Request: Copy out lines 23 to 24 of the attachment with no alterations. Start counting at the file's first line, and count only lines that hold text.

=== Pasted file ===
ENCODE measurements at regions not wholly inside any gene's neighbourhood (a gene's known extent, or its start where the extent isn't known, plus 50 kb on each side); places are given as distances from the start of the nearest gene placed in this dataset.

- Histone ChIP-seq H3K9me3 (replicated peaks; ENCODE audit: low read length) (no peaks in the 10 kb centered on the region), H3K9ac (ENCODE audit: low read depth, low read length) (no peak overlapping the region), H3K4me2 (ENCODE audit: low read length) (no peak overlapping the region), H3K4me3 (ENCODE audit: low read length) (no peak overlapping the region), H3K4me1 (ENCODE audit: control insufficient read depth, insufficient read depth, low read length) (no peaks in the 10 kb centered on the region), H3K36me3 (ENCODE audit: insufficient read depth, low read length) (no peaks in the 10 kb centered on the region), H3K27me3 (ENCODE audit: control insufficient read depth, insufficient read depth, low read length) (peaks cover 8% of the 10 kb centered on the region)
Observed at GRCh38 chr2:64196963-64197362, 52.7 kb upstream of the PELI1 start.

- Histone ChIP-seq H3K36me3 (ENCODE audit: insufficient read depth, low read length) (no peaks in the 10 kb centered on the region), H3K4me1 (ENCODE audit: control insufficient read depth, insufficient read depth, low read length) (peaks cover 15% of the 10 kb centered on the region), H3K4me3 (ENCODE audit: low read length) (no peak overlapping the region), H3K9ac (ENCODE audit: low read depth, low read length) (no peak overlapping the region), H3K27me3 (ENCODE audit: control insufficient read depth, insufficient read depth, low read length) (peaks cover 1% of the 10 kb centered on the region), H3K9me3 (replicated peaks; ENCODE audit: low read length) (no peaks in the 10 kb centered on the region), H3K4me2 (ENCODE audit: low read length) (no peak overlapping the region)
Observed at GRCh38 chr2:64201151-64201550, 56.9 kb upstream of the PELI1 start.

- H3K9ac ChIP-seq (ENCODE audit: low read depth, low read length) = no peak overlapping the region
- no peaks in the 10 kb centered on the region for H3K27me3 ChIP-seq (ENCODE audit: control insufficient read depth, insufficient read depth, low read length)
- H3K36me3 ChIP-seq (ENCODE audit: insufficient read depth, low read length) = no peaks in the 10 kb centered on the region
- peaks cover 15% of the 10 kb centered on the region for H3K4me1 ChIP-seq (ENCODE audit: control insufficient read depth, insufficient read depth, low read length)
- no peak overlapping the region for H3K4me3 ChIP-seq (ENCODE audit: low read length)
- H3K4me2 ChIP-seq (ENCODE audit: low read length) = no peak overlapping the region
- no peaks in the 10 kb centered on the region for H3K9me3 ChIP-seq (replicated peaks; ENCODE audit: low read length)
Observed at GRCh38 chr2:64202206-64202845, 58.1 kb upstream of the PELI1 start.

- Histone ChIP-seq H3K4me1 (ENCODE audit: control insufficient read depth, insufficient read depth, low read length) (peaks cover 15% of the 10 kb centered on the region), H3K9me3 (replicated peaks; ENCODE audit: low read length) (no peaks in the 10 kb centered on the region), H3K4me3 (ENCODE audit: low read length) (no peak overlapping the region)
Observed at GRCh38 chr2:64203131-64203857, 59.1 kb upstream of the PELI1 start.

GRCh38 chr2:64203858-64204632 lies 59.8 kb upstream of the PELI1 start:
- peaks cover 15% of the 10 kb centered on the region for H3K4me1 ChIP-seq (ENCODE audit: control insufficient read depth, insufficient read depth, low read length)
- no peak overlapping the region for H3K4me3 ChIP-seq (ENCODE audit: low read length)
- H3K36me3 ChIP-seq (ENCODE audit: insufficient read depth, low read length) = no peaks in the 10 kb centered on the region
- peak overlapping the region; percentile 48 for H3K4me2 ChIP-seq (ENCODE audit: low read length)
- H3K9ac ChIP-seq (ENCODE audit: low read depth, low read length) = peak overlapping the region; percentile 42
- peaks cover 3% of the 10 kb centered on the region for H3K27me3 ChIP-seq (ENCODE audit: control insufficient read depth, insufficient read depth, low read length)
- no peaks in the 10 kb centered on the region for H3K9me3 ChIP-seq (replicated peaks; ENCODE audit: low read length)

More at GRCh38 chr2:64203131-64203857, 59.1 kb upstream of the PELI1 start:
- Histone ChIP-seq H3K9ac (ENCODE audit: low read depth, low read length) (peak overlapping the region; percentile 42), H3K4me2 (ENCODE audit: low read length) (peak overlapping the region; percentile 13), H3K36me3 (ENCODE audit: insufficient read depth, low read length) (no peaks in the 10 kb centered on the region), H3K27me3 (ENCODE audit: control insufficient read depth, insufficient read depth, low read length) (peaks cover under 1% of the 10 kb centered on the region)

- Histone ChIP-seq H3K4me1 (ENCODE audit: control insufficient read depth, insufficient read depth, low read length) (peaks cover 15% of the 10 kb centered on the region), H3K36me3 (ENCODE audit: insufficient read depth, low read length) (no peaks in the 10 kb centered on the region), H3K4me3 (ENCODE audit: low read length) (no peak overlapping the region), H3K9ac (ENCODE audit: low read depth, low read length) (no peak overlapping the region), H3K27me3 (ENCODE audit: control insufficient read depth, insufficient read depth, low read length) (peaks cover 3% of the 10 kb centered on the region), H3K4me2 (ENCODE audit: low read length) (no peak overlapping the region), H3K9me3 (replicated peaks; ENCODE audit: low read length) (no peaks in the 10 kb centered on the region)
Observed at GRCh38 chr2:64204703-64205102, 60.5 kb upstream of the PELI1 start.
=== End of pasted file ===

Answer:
- no peaks in the 10 kb centered on the region for H3K9me3 ChIP-seq (replicated peaks; ENCODE audit: low read length)

More at GRCh38 chr2:64203131-64203857, 59.1 kb upstream of the PELI1 start: